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Surface and subsurface Palaeoseismic records at the ancient Roman City of Baelo Claudia and the Bolonia Bay area, Cádiz (south Spain)

By
Pablo G. Silva
Pablo G. Silva
Dpto. Geología, Universidad de Salamanca, Escuela Politécnica Superior de Ávila. C/Hornos Caleros, 50 05003-Ávila, Spain
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Klaus Reicherter
Klaus Reicherter
Institut für Neotektonik und Georisiken, RWTH Aachen University, Lochnerstr. 4-20, 52056 Aachen, Germany
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Christoph Grützner
Christoph Grützner
Institut für Neotektonik und Georisiken, RWTH Aachen University, Lochnerstr. 4-20, 52056 Aachen, Germany
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Teresa Bardají
Teresa Bardají
Dpto. Geología, Universidad de Alcalá de Henares, 28871-Alcalá de Henares, Madrid, Spain
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Javier Lario
Javier Lario
Dpto. Ciencias Analíticas, Fac. Ciencias. Universidad Nacional de Educación a distancia (UNED), 28040-Madrid, Spain
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Jose L. Goy
Jose L. Goy
Dpto. Geología, Universidad de Salamanca, Fac.Ciencias, 37008-Salamanca, Spain
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Cari Zazo
Cari Zazo
Dpto. Geología, Museo Nacional de Ciencias Naturales (CSIC), 28006-Madrid, Spain
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Peter Becker-Heidmann
Peter Becker-Heidmann
Institut für Bodenkunde, Universität Hamburg, Allende-Platz 2, 20146 Hamburg, Germany
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Published:
January 01, 2009

Abstract

The Roman archaeological site of Baelo Claudia (Cádiz, south Spain) is located within the Gibraltar Arch, a region with no significant recent or historical seismicity. However, previous studies have emphasized the occurrence of repeated strong archaeoseismic damage (intensity≥IX MSK) at Baelo Claudia tentatively bracketed in this study around ad 40–60 and ad 260–290. A multidisciplinary study has been carried out including the detailed mapping of surface deformation and building damage, surface geology and geomorphology, collection of structural data, and an extensive ground penetrating radar (GPR) survey. The obtained data are not conclusive when considered separately, but evident links between archaeoseismic damage, structural and GPR data indicate that the destruction of the city was linked to seismic shaking. The analysis of the pattern and orientation of deformation clearly indicates SW–NE directed compression due to ground shaking. This analysis also focuses on localized landslides and liquefaction processes, which appear to be coeval with the earthquakes, but the poor geotechnical parameters of the clayey substratum were determinant to amplify the observed level of destruction. The application of the present Spanish seismic code (NCSE-02) indicates that intensity VIII MSK (0.24–0.26 g) can be reached in this zone for 500 year return periods.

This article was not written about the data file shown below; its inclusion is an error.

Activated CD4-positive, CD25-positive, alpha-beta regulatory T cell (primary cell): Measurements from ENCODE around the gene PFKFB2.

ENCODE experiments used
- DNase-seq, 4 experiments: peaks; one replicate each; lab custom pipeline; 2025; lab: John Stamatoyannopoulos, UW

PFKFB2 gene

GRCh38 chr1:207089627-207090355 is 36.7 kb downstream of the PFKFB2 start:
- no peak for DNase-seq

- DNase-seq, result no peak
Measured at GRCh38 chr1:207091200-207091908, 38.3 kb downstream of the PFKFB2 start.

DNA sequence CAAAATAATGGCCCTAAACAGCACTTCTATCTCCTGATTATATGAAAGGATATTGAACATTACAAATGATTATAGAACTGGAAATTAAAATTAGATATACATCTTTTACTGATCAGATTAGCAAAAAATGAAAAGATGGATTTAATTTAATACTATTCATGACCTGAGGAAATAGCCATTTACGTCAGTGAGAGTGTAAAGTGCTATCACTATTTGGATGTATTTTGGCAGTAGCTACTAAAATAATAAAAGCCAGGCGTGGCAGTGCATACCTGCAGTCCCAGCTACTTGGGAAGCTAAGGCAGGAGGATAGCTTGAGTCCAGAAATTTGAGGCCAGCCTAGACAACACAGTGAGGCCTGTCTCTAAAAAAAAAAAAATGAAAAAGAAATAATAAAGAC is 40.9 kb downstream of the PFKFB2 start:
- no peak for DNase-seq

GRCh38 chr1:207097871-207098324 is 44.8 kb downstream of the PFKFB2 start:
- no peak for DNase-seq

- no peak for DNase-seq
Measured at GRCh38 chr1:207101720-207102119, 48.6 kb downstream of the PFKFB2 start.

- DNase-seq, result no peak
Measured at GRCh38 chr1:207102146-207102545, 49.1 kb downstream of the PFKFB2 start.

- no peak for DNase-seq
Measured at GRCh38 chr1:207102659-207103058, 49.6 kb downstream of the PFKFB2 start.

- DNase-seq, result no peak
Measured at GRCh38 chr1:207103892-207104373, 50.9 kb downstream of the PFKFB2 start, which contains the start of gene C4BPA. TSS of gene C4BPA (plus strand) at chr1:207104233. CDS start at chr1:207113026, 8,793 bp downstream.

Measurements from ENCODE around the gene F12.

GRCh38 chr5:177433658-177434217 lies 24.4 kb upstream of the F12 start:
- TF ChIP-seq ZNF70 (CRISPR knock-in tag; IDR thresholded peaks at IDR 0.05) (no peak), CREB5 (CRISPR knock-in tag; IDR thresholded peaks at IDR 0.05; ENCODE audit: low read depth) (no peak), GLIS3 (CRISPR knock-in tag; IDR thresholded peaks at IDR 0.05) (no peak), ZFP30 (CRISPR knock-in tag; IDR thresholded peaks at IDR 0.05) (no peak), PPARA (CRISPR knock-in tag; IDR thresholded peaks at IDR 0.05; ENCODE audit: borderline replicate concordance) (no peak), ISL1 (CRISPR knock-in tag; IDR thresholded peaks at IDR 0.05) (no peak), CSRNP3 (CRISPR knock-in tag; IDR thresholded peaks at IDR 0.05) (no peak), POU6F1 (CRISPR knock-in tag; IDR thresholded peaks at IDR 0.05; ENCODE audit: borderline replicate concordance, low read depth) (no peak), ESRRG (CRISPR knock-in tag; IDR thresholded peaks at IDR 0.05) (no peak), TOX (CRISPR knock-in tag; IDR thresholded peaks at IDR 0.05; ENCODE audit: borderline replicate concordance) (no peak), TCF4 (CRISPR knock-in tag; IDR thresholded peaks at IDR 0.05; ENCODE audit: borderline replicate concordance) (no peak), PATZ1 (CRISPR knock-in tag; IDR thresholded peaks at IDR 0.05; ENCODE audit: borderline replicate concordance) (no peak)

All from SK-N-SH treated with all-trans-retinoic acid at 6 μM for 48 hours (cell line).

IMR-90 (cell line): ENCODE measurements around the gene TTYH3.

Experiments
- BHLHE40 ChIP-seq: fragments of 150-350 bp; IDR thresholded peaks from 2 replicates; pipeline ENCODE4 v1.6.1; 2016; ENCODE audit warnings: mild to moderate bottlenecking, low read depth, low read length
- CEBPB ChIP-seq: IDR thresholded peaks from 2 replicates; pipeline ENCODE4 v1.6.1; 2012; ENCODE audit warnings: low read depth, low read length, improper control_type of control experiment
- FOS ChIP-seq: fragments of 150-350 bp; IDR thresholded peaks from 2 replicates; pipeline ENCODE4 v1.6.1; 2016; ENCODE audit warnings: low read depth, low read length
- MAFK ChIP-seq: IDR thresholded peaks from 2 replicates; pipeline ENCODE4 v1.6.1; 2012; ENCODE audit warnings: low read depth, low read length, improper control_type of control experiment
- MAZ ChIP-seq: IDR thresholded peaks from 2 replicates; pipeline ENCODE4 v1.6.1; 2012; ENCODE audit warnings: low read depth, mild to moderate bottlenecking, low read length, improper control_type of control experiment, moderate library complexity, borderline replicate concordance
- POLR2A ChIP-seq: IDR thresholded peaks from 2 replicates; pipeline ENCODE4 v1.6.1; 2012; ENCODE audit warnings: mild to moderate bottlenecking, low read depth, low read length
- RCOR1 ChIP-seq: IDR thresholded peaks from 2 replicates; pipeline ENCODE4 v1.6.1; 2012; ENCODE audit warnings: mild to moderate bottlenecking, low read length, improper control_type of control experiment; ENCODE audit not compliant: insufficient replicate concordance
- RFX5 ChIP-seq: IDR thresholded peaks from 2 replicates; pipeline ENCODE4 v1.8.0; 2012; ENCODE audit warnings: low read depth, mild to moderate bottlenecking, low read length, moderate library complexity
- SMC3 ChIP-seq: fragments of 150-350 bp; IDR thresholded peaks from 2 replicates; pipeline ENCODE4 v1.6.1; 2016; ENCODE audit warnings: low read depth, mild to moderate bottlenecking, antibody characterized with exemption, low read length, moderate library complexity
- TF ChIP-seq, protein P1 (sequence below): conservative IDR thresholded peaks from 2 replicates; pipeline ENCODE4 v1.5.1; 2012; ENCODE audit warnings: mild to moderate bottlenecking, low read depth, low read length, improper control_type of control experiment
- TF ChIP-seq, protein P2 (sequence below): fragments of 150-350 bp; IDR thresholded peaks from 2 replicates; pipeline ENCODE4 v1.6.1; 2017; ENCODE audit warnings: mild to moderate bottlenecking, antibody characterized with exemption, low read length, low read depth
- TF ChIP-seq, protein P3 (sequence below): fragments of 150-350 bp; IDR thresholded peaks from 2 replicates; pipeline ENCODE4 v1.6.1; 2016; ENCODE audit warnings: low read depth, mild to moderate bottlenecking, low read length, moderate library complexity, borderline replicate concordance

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Geological Society, London, Special Publications

Palaeoseismology: Historical and Prehistorical Records of Earthquake Ground Effects for Seismic Hazard Assessment

K. Reicherter
K. Reicherter
RWTH Aachen University, Germany
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A. M. Michetti
A. M. Michetti
Università dell’Insubria, Italy
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P. G. Silva
P. G. Silva
Universidad de Salamanca, Spain
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Geological Society of London
Volume
316
ISBN electronic:
9781862395640
Publication date:
January 01, 2009

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